Quite for a while now the ability to access the network is a privilege in Solaris and nothing that you have always the right to do so, like the privilege to export things in the United States. In Oracle Solaris 11.4 it got real easy to run applications in such a environment when you know your application should never ever use networking, you can jail it in a sanbox. Without further options you have the privilege to use the network.

root@batou:~# sandbox "ssh jmoekamp@192.168.31.225"
Password: 

However if you start the sandbox with the -n option, a command run inside the sandbox don't have the permission to do so:

root@batou:~# sandbox -n "ssh jmoekamp@192.168.31.225"
socket: Permission denied
ssh: connect to host 192.168.31.225 port 22: failure
root@batou:~#

The difference between both command is the set of privileges that is given to the processes inside the sandboxes.

root@batou:~# sandbox -n "bash"
root@batou:~# ppriv $$
1335:   bash
flags = PRIV_AWARE|PRIV_XPOLICY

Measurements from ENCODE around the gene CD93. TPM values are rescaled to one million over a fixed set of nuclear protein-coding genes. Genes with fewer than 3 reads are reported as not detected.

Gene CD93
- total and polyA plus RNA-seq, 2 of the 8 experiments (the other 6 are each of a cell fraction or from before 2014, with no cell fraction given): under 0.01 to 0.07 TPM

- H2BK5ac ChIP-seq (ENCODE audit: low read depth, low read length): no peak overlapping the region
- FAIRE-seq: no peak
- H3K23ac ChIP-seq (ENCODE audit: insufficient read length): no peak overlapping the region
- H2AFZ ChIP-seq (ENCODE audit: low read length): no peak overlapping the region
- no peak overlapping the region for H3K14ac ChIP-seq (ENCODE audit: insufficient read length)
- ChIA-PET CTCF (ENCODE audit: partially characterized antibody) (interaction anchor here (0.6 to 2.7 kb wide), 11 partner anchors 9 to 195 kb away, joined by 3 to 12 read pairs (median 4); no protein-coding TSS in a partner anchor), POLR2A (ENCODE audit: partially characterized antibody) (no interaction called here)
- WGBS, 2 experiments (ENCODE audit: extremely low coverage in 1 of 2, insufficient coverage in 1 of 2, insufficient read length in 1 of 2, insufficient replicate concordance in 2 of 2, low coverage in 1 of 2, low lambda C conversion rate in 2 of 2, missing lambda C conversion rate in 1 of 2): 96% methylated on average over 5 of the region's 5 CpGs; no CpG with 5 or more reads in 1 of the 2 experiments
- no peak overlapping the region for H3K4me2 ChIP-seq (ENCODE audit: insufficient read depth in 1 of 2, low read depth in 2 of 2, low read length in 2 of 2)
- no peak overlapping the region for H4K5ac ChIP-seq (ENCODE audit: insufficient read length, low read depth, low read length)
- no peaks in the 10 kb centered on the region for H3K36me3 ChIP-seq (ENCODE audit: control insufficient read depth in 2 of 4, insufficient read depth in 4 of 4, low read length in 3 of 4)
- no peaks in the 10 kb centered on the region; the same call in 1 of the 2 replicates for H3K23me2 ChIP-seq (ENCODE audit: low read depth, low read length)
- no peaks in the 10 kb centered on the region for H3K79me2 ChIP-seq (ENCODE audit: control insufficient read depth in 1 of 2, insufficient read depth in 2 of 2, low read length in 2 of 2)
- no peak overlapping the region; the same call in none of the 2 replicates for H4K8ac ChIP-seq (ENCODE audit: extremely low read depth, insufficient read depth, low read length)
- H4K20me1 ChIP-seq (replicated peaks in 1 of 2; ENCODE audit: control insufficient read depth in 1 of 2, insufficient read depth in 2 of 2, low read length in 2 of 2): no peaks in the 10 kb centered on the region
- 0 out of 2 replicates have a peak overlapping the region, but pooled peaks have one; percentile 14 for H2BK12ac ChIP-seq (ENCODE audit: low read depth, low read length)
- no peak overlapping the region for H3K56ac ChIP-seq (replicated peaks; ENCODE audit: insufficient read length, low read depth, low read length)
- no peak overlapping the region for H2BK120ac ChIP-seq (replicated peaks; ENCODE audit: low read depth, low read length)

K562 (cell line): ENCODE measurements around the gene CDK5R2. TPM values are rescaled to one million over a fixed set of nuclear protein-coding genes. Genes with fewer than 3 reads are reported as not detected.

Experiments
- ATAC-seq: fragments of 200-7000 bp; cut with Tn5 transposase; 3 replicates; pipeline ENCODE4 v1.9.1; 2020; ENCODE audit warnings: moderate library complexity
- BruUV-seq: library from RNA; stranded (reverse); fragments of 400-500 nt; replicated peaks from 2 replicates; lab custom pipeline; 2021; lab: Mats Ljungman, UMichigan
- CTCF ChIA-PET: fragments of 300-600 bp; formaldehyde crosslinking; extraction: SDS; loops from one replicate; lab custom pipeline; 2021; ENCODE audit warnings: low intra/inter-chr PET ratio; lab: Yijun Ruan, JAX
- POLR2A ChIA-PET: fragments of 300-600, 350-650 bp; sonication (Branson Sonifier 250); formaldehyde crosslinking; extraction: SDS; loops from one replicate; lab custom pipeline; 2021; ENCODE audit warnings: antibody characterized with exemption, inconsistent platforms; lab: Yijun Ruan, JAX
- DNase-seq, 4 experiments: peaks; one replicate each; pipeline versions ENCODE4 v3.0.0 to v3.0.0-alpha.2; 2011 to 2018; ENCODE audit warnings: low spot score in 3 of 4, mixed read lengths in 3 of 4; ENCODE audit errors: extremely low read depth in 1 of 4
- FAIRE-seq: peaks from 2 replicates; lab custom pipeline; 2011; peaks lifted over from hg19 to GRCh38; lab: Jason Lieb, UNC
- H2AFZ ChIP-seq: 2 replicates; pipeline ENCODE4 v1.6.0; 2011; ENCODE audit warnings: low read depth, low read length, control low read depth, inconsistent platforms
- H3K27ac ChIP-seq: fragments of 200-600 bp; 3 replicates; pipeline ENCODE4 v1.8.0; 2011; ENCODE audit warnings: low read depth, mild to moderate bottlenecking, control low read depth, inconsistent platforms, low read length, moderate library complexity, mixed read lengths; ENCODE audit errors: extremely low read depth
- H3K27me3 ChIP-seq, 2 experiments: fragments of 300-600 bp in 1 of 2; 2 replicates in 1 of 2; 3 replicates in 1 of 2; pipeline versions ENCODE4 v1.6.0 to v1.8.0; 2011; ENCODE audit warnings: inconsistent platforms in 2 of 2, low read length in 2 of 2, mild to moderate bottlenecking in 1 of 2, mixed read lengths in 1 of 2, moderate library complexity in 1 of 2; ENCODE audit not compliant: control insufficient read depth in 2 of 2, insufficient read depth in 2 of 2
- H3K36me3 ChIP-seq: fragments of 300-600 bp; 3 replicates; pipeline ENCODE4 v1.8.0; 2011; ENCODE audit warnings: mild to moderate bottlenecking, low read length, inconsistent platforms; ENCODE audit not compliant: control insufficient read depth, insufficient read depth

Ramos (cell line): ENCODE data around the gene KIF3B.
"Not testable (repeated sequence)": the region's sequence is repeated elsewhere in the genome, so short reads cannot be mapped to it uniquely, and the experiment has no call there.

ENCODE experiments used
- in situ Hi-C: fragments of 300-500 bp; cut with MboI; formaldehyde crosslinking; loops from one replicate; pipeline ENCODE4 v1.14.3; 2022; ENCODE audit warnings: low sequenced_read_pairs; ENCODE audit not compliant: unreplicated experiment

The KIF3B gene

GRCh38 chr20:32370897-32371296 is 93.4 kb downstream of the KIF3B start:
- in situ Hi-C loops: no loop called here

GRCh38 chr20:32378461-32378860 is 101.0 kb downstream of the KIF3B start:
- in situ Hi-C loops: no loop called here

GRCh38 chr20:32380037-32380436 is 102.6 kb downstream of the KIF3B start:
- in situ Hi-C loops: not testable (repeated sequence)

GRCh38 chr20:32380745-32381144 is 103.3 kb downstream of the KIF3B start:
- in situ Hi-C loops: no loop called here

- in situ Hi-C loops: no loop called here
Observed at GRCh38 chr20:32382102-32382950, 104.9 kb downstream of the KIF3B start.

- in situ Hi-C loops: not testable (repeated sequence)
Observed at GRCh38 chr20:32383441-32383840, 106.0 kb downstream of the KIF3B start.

Extended policies:
                {proc_exec}:/root/
                {proc_exec}:/usr/
        E: basic,!net_access,!proc_exec,!proc_info,!proc_session
        I: basic,!net_access,!proc_exec,!proc_info,!proc_session
        P: basic,!net_access,!proc_exec,!proc_info,!proc_session
        L: basic

The privilege to access the network has been explicitly removed by the !net_access. A sandbox without the -n doesn't have this limitation, thus you can use the network.

root@batou:~# sandbox "bash"
root@batou:~# ppriv $$
1337:   bash
flags = PRIV_AWARE|PRIV_XPOLICY
        Extended policies:
                {proc_exec}:/root/
                {proc_exec}:/usr/
        E: basic,!proc_exec,!proc_info,!proc_session
        I: basic,!proc_exec,!proc_info,!proc_session
        P: basic,!proc_exec,!proc_info,!proc_session
        L: basic

By the way: I used the root user to show that this limitation is even in place for processes running with root or root-eqivalent privileges.

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